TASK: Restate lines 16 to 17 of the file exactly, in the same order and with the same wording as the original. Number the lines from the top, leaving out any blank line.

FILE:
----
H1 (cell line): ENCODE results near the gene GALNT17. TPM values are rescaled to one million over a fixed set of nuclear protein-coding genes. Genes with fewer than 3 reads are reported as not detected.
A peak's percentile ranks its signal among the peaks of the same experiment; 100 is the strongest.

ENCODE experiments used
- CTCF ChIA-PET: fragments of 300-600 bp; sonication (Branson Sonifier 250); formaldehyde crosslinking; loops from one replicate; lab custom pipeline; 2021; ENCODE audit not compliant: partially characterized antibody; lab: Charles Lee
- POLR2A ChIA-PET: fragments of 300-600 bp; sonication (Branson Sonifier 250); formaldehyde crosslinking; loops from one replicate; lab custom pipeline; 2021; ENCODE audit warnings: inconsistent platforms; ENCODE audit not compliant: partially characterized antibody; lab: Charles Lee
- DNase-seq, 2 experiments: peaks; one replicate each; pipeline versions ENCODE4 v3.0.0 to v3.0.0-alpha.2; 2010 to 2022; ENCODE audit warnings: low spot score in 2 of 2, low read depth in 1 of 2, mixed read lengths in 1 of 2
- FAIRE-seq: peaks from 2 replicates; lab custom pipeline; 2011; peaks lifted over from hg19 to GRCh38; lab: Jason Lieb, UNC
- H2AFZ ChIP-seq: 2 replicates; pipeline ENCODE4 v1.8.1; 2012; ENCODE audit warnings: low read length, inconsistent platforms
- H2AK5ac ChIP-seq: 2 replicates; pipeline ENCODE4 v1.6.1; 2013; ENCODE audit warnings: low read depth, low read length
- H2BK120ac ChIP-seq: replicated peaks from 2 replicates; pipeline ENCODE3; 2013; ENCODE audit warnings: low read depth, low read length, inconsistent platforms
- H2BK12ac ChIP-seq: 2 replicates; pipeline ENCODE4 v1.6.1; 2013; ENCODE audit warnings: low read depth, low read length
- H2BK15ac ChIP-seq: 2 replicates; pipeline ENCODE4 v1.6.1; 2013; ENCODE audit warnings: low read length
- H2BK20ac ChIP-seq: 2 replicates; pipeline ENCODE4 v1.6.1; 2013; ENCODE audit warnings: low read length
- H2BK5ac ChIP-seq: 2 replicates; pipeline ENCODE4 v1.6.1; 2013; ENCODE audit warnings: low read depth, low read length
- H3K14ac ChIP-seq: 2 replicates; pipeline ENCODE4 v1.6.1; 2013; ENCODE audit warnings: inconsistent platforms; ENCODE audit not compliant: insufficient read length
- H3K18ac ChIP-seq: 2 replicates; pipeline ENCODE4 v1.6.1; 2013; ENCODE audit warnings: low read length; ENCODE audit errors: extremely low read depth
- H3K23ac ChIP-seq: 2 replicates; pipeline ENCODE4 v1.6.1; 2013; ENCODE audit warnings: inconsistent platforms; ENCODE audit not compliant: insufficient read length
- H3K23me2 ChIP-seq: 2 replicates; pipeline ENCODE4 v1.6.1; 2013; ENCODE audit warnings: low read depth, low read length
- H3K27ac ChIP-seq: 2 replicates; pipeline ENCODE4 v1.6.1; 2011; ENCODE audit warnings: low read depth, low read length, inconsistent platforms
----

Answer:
- H3K18ac ChIP-seq: 2 replicates; pipeline ENCODE4 v1.6.1; 2013; ENCODE audit warnings: low read length; ENCODE audit errors: extremely low read depth
- H3K23ac ChIP-seq: 2 replicates; pipeline ENCODE4 v1.6.1; 2013; ENCODE audit warnings: inconsistent platforms; ENCODE audit not compliant: insufficient read length